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US firm Steptoe & Johnson has given up its eastern European foothold by handing over its last remaining offices to rival firm Squire Sanders & Dempsey.
The offices concerned are Steptoe & Johnson's 13-lawyer Commonwealth of Independent States (CIS) practices, based in Moscow and Almaty in Kazakhstan. The loss of these offices brings nearly a decade of presence in the area to an end.
The Washington-based chairman of Steptoe & Johnson, Lon Bouknight says the adverse economic climate was behind the decision to pull out of the area.
However, he says: "I don't think our strategy is going to change much as a result of this. We do a lot of international finance and international trade work from Washington and not having offices is not going to inhibit that."
Bouknight says the departing CIS lawyers are focused on purely local work.
Joseph Markoski, London-based managing partner of Squire Sanders' European practice, says the move to expand in CIS conflicts with the growing trend for firms to slim down operations in the area.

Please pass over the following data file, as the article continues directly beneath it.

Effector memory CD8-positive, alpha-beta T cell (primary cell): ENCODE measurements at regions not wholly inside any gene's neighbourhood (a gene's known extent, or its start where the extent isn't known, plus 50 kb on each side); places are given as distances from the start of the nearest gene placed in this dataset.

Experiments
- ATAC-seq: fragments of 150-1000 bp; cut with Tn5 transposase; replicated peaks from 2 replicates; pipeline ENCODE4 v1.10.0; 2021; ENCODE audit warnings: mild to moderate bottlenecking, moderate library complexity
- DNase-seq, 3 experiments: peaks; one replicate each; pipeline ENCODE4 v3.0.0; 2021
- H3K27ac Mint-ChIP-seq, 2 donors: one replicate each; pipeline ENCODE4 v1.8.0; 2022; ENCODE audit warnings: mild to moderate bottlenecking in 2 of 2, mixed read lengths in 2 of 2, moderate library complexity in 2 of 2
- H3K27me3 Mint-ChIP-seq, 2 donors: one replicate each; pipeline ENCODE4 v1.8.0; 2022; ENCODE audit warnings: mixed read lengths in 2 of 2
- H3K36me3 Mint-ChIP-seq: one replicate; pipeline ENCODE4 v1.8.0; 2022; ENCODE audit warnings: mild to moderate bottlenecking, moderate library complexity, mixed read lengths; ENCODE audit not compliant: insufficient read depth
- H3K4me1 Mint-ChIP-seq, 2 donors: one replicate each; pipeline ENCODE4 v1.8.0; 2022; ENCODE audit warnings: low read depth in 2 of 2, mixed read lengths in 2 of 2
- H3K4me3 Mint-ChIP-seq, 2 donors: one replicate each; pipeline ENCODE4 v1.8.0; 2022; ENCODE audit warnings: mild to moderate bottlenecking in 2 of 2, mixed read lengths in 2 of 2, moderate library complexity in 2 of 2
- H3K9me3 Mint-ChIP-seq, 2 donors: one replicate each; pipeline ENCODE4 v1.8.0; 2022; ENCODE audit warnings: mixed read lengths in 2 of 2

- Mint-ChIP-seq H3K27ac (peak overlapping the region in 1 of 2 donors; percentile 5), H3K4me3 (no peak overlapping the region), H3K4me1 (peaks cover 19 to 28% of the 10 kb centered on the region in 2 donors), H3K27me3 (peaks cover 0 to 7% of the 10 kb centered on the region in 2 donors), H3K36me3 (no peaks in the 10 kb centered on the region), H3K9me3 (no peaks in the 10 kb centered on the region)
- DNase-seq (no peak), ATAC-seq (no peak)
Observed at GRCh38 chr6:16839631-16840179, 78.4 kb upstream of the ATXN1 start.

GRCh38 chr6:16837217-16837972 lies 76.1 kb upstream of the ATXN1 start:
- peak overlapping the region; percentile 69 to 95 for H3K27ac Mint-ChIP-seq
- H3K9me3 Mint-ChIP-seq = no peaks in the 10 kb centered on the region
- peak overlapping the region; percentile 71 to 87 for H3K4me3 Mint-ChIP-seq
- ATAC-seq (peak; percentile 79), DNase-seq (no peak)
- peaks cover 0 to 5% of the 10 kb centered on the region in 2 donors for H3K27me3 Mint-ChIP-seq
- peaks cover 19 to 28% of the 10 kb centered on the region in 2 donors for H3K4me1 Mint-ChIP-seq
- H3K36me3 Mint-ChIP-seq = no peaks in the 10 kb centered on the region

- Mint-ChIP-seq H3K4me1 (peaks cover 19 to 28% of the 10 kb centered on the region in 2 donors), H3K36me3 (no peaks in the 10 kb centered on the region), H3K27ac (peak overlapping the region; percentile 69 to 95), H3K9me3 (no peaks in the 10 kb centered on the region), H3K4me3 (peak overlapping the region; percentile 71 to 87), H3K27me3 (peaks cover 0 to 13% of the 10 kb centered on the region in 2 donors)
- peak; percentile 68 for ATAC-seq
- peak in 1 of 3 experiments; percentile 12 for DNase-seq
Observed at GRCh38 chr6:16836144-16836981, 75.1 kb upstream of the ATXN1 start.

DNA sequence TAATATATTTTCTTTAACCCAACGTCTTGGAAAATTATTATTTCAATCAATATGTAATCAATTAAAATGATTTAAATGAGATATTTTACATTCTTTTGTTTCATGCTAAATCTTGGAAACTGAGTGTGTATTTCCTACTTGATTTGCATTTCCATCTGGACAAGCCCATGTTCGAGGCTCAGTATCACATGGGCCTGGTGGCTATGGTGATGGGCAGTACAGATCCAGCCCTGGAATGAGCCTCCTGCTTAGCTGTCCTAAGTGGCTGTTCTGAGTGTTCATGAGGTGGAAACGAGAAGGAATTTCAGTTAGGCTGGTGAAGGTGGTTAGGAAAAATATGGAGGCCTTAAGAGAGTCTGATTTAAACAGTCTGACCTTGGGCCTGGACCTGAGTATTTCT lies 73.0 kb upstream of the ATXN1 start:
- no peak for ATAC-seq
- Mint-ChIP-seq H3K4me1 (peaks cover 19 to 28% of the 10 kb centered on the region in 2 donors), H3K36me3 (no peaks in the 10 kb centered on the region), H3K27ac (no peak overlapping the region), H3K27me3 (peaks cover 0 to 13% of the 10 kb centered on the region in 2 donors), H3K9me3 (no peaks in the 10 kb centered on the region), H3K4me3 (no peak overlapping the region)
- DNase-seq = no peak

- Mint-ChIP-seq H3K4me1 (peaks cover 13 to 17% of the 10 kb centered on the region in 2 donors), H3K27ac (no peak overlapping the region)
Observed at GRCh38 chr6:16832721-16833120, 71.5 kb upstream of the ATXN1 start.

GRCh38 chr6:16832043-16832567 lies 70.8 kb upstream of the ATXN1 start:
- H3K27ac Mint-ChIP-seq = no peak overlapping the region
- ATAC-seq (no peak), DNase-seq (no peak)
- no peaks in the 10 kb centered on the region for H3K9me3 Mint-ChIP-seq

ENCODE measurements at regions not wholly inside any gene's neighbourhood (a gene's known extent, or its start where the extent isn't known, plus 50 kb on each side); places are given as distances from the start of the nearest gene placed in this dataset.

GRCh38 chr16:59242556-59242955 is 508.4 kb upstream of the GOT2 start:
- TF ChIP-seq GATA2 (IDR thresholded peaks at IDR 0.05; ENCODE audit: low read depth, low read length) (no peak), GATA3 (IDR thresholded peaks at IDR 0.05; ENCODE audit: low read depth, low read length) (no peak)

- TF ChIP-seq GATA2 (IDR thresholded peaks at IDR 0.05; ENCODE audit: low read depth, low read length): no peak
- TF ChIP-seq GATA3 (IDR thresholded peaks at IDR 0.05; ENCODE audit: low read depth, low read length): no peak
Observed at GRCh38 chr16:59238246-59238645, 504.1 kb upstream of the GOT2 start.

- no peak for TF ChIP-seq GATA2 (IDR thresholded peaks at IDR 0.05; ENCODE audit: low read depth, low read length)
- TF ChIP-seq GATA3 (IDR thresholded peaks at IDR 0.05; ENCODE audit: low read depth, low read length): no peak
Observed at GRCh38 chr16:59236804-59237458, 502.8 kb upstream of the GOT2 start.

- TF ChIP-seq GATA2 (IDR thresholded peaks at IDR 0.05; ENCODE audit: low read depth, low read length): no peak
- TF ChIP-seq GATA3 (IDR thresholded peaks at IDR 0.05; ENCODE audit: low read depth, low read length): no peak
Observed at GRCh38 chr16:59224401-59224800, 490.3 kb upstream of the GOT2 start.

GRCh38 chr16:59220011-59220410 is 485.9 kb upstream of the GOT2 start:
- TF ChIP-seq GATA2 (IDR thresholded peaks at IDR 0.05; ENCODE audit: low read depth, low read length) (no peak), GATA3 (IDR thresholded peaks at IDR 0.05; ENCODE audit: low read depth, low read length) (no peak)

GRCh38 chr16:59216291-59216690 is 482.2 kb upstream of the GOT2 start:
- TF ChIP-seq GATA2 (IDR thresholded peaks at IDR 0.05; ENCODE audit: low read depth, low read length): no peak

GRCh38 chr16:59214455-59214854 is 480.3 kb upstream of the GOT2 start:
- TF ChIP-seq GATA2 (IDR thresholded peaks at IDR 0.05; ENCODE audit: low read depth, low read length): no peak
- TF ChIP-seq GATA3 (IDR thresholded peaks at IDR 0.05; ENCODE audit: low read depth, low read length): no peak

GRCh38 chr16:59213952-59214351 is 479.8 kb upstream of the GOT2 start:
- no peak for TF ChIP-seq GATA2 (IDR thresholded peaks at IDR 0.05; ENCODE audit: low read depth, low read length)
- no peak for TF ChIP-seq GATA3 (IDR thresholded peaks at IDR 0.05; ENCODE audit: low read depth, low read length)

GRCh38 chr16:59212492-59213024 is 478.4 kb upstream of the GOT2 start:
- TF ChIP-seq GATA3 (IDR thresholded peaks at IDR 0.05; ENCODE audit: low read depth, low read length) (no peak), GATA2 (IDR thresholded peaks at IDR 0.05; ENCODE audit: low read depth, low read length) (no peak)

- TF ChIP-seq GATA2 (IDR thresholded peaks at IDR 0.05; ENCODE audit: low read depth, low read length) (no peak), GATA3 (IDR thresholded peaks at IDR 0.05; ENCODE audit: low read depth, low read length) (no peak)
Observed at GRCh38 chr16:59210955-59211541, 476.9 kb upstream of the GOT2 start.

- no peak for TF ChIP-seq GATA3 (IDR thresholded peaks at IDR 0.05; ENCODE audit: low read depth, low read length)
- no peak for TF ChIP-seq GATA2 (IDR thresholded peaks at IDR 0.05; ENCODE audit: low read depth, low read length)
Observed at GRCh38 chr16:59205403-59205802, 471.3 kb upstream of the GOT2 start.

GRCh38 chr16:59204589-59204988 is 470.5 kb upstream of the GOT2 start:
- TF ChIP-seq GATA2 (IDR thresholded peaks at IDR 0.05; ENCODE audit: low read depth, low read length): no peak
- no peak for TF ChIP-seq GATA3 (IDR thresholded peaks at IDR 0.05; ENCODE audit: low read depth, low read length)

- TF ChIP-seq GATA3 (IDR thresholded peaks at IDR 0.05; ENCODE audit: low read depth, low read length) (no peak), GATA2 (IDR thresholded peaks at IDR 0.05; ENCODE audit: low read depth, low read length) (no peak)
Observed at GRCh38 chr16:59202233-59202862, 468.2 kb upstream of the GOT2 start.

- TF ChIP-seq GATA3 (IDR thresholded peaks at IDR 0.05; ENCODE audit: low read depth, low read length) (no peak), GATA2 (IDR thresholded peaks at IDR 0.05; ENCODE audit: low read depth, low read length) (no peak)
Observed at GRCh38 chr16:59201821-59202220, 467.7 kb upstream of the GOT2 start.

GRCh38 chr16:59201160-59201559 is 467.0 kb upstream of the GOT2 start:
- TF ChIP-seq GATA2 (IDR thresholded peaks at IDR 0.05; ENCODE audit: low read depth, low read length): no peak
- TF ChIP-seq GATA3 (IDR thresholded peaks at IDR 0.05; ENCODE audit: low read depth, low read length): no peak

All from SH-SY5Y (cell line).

Markoski says: "For us it's consistent with our development of our energy, telecoms and IP practices which have not been affected by the downturn. It's a happy coincidence of their strengths complementing ours."
As part of a wider reorganisation, Markoski says there will be some movement of lawyers between the offices.
"We will integrate first before we expand. The biggest thing that we are going to focus on is Almaty. We would like to tie Almaty in with Kiev," says Markoski.
The recent acquisition adds an Almaty office to the firm's existing Cleveland-based Squire Sanders' European offices in Budapest, Kiev, Moscow, Prague, Brussels and Madrid.